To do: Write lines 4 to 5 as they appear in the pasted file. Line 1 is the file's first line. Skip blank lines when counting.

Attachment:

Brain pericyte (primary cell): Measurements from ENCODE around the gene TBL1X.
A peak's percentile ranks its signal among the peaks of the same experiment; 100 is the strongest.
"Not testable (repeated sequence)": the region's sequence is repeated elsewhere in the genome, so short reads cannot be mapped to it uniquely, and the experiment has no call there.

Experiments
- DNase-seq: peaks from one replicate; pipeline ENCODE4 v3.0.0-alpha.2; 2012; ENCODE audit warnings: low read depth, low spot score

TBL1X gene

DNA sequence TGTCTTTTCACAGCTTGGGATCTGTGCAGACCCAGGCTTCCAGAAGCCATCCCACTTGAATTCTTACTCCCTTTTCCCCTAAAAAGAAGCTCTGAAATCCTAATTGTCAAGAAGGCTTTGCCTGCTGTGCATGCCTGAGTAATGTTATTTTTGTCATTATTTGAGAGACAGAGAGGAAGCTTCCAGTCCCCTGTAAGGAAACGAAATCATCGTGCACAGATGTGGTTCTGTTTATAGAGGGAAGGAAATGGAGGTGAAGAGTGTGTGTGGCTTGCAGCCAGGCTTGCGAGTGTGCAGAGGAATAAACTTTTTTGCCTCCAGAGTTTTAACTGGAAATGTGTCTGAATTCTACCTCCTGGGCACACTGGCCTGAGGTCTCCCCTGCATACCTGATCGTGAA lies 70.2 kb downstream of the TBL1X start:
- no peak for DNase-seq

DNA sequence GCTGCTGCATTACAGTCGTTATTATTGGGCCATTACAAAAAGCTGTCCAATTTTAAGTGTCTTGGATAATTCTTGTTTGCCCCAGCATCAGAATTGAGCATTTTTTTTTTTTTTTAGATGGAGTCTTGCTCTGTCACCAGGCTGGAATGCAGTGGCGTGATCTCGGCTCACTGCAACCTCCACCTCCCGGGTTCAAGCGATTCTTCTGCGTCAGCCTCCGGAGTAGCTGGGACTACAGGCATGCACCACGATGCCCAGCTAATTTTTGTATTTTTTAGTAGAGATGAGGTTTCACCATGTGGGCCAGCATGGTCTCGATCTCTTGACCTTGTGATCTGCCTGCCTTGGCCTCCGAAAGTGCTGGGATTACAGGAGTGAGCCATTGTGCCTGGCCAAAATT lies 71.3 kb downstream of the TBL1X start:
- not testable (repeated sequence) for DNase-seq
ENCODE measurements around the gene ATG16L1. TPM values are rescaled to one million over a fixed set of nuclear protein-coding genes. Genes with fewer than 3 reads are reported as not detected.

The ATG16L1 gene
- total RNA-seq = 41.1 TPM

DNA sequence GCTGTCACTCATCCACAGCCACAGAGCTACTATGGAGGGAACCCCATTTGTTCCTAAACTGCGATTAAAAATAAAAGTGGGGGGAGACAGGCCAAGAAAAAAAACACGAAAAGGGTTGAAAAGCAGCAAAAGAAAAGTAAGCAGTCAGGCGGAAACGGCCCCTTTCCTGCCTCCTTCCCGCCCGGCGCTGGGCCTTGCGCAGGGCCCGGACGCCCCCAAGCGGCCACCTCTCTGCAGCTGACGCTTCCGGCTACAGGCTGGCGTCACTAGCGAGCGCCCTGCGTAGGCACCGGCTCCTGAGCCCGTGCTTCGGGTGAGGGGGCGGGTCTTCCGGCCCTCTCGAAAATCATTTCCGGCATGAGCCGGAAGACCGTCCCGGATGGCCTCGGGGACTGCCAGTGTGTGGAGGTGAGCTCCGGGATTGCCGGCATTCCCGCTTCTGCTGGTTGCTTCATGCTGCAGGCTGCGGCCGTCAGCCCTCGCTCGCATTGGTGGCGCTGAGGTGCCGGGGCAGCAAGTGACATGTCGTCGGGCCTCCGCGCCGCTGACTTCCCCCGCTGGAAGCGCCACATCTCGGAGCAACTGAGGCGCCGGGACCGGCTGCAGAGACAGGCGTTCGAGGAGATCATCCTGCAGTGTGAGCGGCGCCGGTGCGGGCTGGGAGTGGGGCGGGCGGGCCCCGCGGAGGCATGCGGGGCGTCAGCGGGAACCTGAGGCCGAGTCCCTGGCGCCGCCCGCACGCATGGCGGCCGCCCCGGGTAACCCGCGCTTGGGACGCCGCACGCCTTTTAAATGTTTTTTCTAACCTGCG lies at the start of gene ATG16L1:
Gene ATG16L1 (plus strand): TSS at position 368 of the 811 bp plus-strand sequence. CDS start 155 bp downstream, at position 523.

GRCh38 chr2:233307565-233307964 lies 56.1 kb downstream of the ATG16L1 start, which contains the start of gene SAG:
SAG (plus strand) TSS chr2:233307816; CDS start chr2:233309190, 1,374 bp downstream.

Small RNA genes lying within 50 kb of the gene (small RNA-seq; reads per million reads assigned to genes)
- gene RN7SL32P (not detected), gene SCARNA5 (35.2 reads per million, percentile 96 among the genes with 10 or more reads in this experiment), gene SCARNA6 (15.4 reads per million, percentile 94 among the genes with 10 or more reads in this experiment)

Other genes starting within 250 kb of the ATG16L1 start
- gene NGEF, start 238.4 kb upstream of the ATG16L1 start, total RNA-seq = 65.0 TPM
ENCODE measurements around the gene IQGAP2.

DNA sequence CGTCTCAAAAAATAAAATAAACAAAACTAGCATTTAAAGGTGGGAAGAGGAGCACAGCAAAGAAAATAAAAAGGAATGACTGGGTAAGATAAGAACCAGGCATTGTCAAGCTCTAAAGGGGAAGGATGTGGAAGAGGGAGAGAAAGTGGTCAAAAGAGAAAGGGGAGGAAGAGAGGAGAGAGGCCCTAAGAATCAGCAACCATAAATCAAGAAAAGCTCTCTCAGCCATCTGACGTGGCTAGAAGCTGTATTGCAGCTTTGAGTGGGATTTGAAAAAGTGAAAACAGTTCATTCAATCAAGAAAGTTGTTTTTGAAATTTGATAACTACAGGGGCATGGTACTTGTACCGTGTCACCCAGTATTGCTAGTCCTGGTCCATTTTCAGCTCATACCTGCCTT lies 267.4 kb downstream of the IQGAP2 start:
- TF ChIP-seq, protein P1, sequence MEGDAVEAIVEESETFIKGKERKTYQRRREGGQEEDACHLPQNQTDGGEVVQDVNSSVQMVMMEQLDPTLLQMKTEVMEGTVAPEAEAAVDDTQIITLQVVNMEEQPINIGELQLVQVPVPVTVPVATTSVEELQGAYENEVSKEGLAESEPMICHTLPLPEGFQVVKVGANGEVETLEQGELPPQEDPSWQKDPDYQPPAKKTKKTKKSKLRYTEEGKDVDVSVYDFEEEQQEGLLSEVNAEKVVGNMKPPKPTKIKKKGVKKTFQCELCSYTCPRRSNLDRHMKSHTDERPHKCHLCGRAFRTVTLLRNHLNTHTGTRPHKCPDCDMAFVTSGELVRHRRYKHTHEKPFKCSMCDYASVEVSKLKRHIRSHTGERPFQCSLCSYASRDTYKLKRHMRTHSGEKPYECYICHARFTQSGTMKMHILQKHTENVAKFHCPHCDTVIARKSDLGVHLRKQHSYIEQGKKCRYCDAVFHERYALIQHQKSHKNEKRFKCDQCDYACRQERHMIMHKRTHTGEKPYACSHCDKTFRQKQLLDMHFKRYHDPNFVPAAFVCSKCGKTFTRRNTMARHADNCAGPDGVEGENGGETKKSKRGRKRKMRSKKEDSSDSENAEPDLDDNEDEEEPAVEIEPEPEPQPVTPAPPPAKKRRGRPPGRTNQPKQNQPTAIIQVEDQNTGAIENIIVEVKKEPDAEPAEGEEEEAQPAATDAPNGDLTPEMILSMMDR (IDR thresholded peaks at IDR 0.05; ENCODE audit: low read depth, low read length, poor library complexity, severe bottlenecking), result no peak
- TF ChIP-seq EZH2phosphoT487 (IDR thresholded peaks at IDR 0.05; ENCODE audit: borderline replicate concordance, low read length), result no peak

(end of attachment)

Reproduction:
Experiments
- DNase-seq: peaks from one replicate; pipeline ENCODE4 v3.0.0-alpha.2; 2012; ENCODE audit warnings: low read depth, low spot score